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Is there a triangle whose vertices, as well as the four classical points, the centroid, the orthocenter, the incenter, and the circumcenter, all have integer coordinates?

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Sure. Start with a 3-4-5 triangle, with vertices $(0,0)$, $(4,0)$, and $(3,0)$. The classical centers are all rational: centroid clearly (it's at $(4/3,1)$), orthocenter at the the origin, circumcenter at $(2,3/2)$, and incenter at $(1,1)$. Now scale by a factor of 6, Q.E.F. –  Noam D. Elkies Dec 16 '12 at 2:30
    
The question which remains is, can this be done with a triangle whose sides have no common divisor? I don't think so, but I am not sure. –  Aaron Meyerowitz Dec 16 '12 at 9:51
    
Noam, thanks! To be perfectly honest the question arose from trying to draw a picture using the Latex picture environment where only some rational slopes are allowed. In particular, I wanted a triangle in general position, where all the points mentioned are distinct (and inside the triangle preferably). –  Pietro Poggi-Corradini Dec 16 '12 at 9:55
    
@Pietro, then you should have mentioned that the lines are vertical, horizontal, or with slopes $p/q$ (where $p,q\in\{-6,-5,-4,-3,-2,-1,1,2,3,4,5,6\}$). :) –  Joel Reyes Noche Dec 16 '12 at 10:18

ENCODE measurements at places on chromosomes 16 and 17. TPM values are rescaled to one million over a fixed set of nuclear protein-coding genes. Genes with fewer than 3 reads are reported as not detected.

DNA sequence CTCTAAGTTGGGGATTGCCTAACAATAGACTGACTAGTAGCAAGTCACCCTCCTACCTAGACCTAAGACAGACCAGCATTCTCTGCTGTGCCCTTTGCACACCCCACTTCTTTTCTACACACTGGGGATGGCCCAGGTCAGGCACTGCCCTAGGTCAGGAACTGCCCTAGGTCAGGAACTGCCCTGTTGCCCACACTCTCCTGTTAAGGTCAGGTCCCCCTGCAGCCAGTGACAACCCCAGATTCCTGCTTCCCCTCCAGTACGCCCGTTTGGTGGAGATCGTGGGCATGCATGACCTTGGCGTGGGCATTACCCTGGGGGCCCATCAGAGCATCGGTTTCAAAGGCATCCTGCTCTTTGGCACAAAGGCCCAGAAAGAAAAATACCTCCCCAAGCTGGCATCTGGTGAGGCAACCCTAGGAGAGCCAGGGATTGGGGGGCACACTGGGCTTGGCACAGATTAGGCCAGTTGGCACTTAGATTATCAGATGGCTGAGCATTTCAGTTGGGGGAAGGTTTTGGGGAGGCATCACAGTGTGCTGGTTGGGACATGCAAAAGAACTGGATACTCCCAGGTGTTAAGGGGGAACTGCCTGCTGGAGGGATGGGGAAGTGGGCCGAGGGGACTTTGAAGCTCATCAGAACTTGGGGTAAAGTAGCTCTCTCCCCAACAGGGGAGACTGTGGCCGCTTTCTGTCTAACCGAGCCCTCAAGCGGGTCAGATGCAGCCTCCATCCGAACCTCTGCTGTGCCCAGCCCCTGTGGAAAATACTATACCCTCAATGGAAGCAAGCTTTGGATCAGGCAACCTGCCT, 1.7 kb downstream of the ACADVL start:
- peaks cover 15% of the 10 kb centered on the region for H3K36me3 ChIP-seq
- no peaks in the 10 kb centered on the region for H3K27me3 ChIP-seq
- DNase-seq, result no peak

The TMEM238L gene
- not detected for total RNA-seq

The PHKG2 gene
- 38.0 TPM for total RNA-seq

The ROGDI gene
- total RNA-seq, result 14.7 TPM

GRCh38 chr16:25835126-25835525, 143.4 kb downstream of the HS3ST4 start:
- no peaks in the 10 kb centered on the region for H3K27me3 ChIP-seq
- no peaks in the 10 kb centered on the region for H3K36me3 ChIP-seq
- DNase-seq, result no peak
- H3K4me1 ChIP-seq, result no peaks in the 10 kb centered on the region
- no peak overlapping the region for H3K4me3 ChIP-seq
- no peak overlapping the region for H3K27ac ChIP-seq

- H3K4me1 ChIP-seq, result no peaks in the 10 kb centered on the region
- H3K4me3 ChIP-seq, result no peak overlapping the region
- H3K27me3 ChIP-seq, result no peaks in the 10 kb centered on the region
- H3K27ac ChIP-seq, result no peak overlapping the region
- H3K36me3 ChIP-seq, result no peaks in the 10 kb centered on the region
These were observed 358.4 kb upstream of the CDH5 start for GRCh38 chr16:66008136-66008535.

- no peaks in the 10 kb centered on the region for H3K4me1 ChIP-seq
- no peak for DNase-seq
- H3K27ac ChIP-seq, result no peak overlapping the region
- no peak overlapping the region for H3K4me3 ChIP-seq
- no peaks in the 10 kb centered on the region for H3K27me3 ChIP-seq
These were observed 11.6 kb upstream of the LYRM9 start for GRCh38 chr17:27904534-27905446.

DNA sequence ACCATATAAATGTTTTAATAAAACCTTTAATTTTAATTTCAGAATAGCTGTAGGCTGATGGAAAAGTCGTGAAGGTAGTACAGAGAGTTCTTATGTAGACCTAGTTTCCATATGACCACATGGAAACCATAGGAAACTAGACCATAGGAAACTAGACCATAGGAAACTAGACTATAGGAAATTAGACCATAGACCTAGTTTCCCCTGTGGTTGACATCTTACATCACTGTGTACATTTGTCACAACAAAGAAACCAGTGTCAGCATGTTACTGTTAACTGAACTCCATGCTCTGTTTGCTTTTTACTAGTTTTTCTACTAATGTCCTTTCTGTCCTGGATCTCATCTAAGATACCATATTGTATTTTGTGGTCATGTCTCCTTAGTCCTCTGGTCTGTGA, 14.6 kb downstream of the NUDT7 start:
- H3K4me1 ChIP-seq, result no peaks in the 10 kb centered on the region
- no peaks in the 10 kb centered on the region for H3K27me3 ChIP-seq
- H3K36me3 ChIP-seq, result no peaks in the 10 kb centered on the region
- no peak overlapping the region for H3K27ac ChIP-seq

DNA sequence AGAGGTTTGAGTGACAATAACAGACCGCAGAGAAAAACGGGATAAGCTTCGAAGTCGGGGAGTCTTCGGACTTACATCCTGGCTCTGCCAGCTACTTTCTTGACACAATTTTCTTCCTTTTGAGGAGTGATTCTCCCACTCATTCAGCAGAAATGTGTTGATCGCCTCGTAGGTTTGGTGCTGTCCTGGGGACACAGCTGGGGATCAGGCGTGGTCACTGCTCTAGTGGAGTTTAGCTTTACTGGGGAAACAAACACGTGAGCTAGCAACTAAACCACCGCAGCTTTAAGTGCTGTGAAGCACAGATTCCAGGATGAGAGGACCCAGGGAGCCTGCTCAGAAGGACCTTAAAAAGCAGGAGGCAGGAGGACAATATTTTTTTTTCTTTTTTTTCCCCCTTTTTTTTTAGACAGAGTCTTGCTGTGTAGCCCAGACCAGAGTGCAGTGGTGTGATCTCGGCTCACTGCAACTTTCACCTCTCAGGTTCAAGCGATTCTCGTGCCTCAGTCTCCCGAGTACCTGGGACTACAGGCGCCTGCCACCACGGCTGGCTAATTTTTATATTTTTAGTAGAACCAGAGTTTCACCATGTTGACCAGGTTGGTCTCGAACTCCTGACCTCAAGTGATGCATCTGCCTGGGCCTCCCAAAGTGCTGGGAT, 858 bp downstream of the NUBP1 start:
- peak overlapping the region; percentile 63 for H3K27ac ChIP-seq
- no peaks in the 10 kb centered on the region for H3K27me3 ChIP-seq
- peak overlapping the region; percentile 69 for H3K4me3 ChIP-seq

Hmm, so it seems that Noam's example above works. –  Joel Reyes Noche Dec 16 '12 at 10:20
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up vote 9 down vote accepted

Clearly it is enough to find a triangle in which all seven points are rational, as then you can make them integral by rescaling. But given any triangle with rational coordinates, aren't the centroid, orthocenter, and circumcenter all automatically at rational coordinates?

  1. The centroid is the arithmetic average of the coordinates, and hence rational.
  2. The slopes of all sides are rational. Hence the altitude of through any vertex has rational slope (-1/the slope of the opposite side) and passes through a rational point, and so has a rational equation. The orthocenter is the intersection of any two altitudes, and the intersection of two lines with rational equations is necessarily rational.
  3. By a similar argument, the perpendicular bisectors of each side are rational, and so the circumcenter is rational.

So the only non-automatic point is the incenter. If $A$, $B$, and $C$ are the coordinates of the corners, and $a$, $b$, and $c$ are the side lengths of the respective opposite sides (so that $a = \|B-C\|$, for example) then the incenter is at $(aA + bB + cC) / (a + b + c)$. This is not necessarily rational — the triangle with coordinates $(0,0)$, $(1,0)$, and $(0,1)$ is a counterexample — but is rational as soon as the three sidelengths are.

So Noam D. Elkies's answer in the comments has many generalizations, including all Pythagorean triples, and also including combinations of them.

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